The Telfer School of Management is the proud presenting sponsor of a series of four webcasts powered by the Globe and Mail Events. Each webcast will highlight one of the four pillars in our Vision for a Better Canada — greener, healthier, happier, wealthier and more prosperous — through an interview with a Telfer professor, followed by a discussion with a panel of experts.
Family enterprises represent more than 35% of Canada’s real GDP and account for nearly half of all private sector jobs, according to a 2019 report by Family Enterprise Canada and the Conference Board of Canada, yet their future is uncertain. As baby boomers exit the workforce, experts say the next generation is unprepared to take over and protect this vital part of the national economy. What skills and knowledge will future business leaders and entrepreneurs need to carry on the family enterprise legacy?
One expert looking into these questions is Telfer professor Peter Jaskiewicz, University Research Chair in enduring entrepreneurship and the founding director of the school’s Family Enterprise Legacy Institute (FELI). In the interview portion of the event, led by Rita Trichur, senior business writer and columnist at The Globe and Mail, Jaskiewicz discussed family enterprises and how, when it comes to business succession, failing to plan is synonymous with planning to fail.
Business: A Family Affair
Jaskiewicz’s research has personal meaning. Growing up with a family musical instrument business in Poland, he had an early taste of entrepreneurship. Unfortunately, following the sudden, unexpected passing of his uncle, the lack of a succession plan led to major family conflict. Within six months, what was once a business appreciated by a loyal clientele and well established in the community closed for good.
This experience motivated Jaskiewicz to help other family businesses avoid the same fate. He also realized that his expertise could not only help business families, but strengthen the global economy as well. During the Globe and Mail webcast, Jaskiewicz said that a third of the family businesses in Europe are in danger of disappearing due to failure to support and prepare the next generation. This represents a large segment of the European economy in terms of jobs, growth and contribution to local surroundings.
Jaskiewicz mentioned two common mistakes that lead to poor family business succession plans:
- Members of the next generation are not viewed as partners in planning their integration and are just treated as kids within the family business. Thus, they fail to see their own value in the business and, more so, as contributors to their community.
- Family communication is often implicit. However, the senior generation’s vision does not necessarily apply to the next generation, who are easily taken for granted. Open and honest communication should be welcomed early on and even introduced around the kitchen table from a young age.
Say Yes to a Helping Hand
Patricia Saputo, co-founder and executive chair of the board and strategic adviser at Crysalia, took part in the panel alongside Arjan Stephens, president at Que Pasa Mexican Foods and executive vice president at Nature’s Path Foods, and Margaret Hudson, president and CEO of Burnbrae Farms Limited.
Saputo, a member of the Telfer Strategic Leadership Cabinet, agreed with Jaskiewicz on the need for communication. For her, it can be difficult to speak about family conflicts. Many families would benefit from outside help — members might be good at running a business, but it doesn’t mean they’re also good at planning the succession. There is a network of professionals who can help, including at Crysalia, which Saputo co-founded to sustain multigenerational enterprising families.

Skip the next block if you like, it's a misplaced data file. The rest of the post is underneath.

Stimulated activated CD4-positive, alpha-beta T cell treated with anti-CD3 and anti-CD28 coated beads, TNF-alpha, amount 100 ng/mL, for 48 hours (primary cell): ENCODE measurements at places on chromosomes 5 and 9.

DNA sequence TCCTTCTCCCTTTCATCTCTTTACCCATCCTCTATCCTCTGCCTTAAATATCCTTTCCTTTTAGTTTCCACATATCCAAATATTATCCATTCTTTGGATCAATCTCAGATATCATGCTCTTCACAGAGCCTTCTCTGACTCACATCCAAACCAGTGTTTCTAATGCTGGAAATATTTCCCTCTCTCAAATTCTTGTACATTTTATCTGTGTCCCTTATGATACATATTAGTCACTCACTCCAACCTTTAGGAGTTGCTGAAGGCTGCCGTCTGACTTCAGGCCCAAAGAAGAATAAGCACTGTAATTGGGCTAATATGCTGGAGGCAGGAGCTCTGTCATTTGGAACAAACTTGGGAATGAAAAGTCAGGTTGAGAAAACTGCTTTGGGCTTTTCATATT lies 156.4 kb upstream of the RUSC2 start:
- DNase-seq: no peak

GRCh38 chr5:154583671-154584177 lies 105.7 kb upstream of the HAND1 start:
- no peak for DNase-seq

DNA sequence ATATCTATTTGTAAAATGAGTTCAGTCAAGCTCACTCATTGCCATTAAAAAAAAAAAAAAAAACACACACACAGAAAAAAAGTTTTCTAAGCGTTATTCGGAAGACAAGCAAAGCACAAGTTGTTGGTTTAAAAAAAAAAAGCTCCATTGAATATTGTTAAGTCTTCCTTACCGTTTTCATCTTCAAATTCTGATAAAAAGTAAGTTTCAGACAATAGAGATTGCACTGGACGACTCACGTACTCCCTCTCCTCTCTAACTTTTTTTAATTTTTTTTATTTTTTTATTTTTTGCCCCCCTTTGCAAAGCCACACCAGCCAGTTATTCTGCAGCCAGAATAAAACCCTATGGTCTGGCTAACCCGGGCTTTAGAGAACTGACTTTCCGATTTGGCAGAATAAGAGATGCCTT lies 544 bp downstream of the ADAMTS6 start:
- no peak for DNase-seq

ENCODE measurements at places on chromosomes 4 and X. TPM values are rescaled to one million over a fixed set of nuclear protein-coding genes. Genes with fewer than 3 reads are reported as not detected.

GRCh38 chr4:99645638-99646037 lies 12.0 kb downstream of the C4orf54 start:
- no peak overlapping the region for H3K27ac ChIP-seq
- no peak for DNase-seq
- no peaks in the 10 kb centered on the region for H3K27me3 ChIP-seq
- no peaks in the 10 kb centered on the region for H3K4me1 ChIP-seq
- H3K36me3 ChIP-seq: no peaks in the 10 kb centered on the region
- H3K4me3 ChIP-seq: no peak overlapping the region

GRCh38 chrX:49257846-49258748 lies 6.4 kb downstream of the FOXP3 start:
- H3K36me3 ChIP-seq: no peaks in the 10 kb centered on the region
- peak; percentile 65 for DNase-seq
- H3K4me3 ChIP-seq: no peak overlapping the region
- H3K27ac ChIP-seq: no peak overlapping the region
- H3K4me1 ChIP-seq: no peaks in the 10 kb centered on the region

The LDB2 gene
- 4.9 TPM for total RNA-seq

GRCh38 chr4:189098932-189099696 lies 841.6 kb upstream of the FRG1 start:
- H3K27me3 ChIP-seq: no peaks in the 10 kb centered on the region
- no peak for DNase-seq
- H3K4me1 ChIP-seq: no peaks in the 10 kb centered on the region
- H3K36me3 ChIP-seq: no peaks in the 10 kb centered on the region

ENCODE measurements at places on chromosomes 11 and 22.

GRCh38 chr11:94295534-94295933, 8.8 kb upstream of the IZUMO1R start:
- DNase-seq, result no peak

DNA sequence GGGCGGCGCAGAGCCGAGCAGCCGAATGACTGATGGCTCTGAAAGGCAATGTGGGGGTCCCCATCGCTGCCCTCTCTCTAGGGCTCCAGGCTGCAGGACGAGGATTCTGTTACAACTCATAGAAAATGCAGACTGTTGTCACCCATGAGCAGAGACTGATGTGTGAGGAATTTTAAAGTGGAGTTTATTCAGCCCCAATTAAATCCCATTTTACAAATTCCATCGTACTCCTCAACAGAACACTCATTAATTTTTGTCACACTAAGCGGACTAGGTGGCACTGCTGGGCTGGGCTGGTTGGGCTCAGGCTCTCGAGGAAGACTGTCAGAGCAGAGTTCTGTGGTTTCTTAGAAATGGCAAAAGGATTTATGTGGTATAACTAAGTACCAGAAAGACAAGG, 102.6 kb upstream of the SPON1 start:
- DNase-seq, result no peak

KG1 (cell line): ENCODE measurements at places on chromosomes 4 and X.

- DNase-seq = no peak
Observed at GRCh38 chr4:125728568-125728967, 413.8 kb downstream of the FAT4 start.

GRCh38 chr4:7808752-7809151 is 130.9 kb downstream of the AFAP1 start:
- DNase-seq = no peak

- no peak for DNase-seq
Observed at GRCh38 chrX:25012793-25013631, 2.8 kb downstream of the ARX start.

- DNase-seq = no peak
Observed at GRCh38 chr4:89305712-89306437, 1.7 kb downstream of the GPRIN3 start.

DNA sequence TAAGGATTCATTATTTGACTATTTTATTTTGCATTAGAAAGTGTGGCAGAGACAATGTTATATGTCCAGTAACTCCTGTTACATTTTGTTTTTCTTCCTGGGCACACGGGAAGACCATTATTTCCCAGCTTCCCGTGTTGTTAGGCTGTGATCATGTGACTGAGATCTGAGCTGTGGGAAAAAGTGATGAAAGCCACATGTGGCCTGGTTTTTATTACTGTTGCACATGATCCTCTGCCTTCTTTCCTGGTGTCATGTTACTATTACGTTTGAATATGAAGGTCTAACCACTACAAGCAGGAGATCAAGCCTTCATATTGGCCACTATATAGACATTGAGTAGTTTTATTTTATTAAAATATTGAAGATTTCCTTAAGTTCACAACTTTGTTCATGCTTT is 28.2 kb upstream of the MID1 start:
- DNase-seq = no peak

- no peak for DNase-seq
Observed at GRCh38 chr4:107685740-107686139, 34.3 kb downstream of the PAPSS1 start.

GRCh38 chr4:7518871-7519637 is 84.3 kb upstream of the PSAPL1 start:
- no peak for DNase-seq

Hudson agreed, adding that her family has worked with outside advisers for the last 20 years. Establishing structures such as family and shareholder councils is beneficial, as is actively educating the next generation about the business.
Watch the full Future of the Family Enterprise event
Start From a Young Age
The panellists agreed that engaging the next generation from a young age is key to them joining the family business. Both Hudson and Stephens shared stories of their involvement in the business as children — Hudson collected eggs on the family farm at age eight and Stephens worked in the family’s restaurants as a busboy. They not only gained an understanding of the business, but also saw their parents’ and family’s sacrifice, passion and energy.
For all panellists, it was important to set protocols on how family members enter the business. And as Stephens noted, the next generation must work hard and prove their worth: “Just because your last name is Stephens doesn’t mean people are going to respect you. You have to earn it, and you earn it by being a good team player.”
Follow the Family Enterprise Legacy Institute (FELI)
Professor Jaskiewicz and his colleagues at FELI have combined their years of international research and practical experience to establish the institute at the Telfer school.
Jaskiewicz has recently published an already influential book, Enabling Next Generation Legacies: 35 Questions that Next Generation Members in Enterprising Families Ask. He and co-author and FELI collaborator Sabine B. Rau have brought together the world’s leading academics, practitioners and enterprising families to answer the most pressing questions faced by next generation members in a concise yet meaningful way. The book consists of best practices, real-life examples and questions for reflection from nearly 100 contributors from 27 different countries.
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